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'He was just hot': Parents warn others after teen son with autism dies on hot day

WISN Milwaukee logo WISN Milwaukee 7/19/2018
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A Kansas mother is desperate to warn other parents about the dangers of heat exhaustion after her teenage son died. 

“I remember looking at the nurse saying, 'Why?' He was just hot. He was just hot,’” Rachel Mikel told WDAF.

For Elijah Mikel, an 18-year-old with autism, the extreme heat in Lawrence proved deadly. Rachel still has trouble grasping that her son is gone.

“The silence is deafening,” she said.

Elijah was diagnosed with severe autism at the age of two. While he couldn't speak, family members say he brought joy to everyone around him.

“His autism did not define him. He just really put everything into perspective for us and what's important in life,” Rachel Mikel said.

Last week, Elijah took a walk with his caregiver to the nature trails along Clinton Lake. Temperatures were around 102. Though they had made the trip many times before, the caregiver began to get worried.

“She called me and said 'something’s not right. He sat down and won’t get back up,'” Rachel Mikel recalled.

Hoping it was just a bout of stubbornness, Rachel rushed to the park to check on him.

“By the time I got there, and saw him, I knew something was wrong,” she said.

By the time medics arrived, Elijah's temperature was 108 and he was suffering from heat exhaustion. EMTs tried to cool him down as they rushed to the hospital.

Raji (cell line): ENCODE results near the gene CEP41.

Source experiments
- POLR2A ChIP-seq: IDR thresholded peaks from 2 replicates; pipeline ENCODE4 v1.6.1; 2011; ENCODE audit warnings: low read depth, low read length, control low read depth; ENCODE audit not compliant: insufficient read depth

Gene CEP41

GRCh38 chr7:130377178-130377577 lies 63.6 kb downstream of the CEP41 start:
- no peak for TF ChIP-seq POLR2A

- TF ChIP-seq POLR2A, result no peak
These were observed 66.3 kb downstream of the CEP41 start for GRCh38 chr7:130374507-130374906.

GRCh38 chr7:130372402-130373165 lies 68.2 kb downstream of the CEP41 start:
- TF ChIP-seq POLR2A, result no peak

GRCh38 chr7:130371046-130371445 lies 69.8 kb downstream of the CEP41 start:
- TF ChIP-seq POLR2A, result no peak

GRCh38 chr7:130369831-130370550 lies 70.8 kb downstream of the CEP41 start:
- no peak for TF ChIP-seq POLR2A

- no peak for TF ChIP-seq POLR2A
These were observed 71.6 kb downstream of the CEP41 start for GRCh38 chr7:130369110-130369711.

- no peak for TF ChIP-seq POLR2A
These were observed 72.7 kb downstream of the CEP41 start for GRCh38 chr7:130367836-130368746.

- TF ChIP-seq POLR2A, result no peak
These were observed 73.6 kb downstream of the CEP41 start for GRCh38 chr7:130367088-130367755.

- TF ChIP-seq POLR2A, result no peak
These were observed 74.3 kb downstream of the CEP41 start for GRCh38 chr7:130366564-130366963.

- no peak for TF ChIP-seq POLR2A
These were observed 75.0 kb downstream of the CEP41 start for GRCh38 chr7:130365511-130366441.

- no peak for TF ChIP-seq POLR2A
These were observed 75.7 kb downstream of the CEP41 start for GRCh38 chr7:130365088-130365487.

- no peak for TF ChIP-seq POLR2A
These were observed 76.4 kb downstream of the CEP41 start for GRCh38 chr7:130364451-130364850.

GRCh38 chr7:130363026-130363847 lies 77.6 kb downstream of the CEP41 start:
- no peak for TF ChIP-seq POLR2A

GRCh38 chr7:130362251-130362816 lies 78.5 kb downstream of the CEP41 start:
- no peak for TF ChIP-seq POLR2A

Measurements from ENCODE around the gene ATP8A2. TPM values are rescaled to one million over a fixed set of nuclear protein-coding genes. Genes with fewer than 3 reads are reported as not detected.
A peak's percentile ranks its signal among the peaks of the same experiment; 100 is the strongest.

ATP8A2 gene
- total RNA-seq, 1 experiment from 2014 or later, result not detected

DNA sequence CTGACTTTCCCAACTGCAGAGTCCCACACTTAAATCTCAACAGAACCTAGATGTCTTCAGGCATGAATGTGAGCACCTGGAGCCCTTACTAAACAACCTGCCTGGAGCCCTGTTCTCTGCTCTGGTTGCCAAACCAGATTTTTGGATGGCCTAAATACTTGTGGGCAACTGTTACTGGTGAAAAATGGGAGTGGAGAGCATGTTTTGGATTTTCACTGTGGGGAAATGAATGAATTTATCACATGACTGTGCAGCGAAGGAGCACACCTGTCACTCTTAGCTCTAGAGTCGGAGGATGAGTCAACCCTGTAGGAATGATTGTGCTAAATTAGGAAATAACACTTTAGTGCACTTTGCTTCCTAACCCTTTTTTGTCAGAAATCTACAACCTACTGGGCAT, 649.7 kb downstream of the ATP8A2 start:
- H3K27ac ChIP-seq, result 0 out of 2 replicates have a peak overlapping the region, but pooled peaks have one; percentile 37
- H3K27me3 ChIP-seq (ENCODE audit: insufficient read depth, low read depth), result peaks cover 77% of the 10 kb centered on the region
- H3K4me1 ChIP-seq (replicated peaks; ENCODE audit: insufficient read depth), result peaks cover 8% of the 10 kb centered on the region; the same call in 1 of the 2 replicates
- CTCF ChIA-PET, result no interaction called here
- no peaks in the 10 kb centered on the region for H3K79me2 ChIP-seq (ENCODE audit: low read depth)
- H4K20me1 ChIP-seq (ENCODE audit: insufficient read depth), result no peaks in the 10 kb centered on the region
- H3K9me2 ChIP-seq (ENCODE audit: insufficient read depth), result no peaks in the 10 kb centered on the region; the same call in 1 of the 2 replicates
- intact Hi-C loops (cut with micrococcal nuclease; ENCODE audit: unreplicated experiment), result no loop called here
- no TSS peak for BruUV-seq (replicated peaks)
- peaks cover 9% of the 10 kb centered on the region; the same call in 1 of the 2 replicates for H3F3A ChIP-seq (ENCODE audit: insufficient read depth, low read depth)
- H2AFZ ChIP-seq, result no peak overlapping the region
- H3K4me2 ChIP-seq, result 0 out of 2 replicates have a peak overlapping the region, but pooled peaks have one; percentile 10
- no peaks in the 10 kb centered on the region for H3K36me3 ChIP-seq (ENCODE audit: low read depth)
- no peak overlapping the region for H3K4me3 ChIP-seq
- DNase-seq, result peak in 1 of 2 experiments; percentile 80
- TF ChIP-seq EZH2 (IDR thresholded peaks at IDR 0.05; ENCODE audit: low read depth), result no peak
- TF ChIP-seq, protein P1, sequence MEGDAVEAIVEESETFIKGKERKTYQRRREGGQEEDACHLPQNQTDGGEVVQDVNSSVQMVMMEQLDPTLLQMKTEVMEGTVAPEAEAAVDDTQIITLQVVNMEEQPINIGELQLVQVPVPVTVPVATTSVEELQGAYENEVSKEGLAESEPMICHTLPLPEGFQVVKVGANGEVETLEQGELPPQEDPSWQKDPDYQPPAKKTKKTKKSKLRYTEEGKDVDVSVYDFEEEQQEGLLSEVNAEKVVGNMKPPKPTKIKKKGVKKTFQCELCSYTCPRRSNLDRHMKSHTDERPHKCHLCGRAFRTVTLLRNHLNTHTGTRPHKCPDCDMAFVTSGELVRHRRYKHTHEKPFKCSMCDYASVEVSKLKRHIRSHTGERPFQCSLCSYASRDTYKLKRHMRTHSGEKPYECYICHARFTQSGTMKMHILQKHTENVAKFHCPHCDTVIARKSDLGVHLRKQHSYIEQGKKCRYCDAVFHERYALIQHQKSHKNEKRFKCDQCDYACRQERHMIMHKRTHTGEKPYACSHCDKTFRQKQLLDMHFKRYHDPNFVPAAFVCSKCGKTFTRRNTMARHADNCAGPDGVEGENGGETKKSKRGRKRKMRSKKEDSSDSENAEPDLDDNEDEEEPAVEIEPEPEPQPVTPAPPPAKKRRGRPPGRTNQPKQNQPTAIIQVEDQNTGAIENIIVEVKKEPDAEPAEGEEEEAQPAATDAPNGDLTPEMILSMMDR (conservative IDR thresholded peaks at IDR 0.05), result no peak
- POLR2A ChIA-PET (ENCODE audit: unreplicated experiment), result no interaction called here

“Things looked like they were improving,” Rachel Mikel said.

However, his temperature didn't drop enough. Doctors say heat exhaustion rapidly wears out muscles, including the heart.

“Being outside in the heat on days like this, it really is hard on the body. No matter what age you are, you can get overheated very quickly and the move from heat exhaustion to heat stroke can happen a whole lot faster than many people appreciate,” Dr. Steve Lauer, University of Kansas Health System associate chair of pediatrics, said.

Rachel warns those who consider high temperatures just another part of life.

“We're used to that in Kansas. That's just part of living here. OK, there's a heat advisory, I’ll run the air conditioner,” she said.

The Mikel family is sharing their story in hopes it might save someone else's life.

“Drink water. Take a break. Go inside. This is not a joke. It's not something that happens to other people. This is real. He was 18 and fairly healthy. So just be cautious,” Rachel said.

Doctors say critical signs of heat illness include excessive sweating and abnormal behaviors or tiredness.

READ MORE:'He was just hot': Parents warn others after teen son with autism dies on hot day

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